The Impact of Authentic Pedagogy on Student Learning in Tenth Grade History Courses
Type of Degreedissertation
Curriculum and Teaching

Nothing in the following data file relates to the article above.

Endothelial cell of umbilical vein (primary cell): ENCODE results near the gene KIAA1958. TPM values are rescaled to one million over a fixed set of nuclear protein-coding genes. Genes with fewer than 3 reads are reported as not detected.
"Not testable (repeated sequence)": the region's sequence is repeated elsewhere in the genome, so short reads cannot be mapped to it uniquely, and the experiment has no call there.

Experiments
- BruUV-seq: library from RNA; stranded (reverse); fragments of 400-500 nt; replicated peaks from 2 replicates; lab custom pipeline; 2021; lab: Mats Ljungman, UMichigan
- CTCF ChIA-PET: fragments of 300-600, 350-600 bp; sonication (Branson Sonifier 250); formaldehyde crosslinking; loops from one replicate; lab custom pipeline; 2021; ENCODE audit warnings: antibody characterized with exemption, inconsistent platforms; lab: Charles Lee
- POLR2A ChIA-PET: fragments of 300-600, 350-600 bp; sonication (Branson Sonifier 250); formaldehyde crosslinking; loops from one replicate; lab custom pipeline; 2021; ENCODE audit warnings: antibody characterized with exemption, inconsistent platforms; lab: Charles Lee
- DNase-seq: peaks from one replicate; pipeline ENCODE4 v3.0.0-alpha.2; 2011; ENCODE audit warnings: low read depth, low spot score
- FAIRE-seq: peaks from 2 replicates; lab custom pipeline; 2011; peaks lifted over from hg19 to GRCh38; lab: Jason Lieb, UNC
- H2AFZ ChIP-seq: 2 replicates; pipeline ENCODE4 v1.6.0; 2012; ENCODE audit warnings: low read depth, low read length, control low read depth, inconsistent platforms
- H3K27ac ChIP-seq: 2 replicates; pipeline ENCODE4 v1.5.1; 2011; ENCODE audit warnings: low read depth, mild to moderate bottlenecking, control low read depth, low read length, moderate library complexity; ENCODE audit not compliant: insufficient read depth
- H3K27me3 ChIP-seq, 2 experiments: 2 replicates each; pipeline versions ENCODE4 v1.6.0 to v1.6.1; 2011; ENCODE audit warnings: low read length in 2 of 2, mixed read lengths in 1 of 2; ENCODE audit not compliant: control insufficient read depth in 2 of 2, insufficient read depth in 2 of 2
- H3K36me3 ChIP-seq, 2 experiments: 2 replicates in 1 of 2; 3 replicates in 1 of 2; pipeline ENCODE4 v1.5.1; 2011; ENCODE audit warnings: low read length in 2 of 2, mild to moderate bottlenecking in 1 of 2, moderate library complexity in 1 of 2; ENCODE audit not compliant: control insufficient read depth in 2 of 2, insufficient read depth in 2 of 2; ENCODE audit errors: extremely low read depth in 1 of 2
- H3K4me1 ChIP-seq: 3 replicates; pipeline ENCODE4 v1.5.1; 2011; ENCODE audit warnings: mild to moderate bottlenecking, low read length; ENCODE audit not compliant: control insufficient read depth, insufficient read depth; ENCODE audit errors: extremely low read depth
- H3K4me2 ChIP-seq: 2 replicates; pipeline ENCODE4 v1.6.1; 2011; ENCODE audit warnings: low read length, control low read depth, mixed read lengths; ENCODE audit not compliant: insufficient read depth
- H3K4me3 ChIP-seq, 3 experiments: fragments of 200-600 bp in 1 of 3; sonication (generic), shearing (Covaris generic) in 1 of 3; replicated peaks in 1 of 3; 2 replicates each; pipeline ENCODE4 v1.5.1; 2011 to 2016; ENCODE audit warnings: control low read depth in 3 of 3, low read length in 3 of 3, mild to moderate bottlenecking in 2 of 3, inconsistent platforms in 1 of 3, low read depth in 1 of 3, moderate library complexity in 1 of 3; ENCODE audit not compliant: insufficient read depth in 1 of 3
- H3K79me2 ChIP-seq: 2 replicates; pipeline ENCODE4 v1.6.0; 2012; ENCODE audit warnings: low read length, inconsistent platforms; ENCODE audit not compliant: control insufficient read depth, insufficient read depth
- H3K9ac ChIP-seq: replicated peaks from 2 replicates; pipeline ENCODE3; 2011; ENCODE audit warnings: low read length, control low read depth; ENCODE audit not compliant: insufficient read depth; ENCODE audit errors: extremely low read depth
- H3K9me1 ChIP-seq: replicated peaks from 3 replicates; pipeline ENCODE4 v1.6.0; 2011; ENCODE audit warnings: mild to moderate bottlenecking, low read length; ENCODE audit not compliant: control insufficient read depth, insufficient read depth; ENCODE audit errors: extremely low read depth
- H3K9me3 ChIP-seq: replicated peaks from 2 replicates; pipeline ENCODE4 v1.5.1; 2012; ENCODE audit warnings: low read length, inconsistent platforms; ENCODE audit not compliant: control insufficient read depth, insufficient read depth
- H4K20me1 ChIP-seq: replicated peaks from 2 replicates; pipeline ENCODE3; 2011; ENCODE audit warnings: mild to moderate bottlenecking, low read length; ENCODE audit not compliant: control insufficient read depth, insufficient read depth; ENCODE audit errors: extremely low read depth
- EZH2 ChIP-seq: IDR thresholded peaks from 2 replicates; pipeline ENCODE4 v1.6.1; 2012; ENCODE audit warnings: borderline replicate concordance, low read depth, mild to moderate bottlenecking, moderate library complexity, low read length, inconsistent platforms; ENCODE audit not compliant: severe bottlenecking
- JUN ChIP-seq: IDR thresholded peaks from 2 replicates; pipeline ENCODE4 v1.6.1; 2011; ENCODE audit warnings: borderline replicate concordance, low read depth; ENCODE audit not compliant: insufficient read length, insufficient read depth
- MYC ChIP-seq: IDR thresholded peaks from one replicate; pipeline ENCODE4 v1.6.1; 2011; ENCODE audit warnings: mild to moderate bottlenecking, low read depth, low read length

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This mixed-methods study examined the impact of varying levels of authentic pedagogy on student learning in 9th and 10th grade history classrooms. The sample included four junior high teachers and four high school teachers. During the initial phase of the study, instructional artifacts (tasks) and classroom observational data were collected and analyzed to determine the level of authentic pedagogy students experienced in their classes. Participating teachers were assigned an authentic pedagogy score based on this analysis which was used as the primary independent variable in subsequent statistical analyses designed to evaluate student learning outcomes. The findings suggest that authentic pedagogy has a small, but positive impact on student performance on the Alabama High School Graduation Exam. Classroom level comparisons suggest that students who receive higher levels of authentic pedagogy were not put at a significant disadvantage on a test of lower order knowledge. The study also evaluated the impact of authentic pedagogy on higher order learning outcomes and various subgroups of students (i.e. race, gender, etc.). Due to the small sample of teachers, results should be viewed as extremely tentative and limited to the setting where the study was conducted.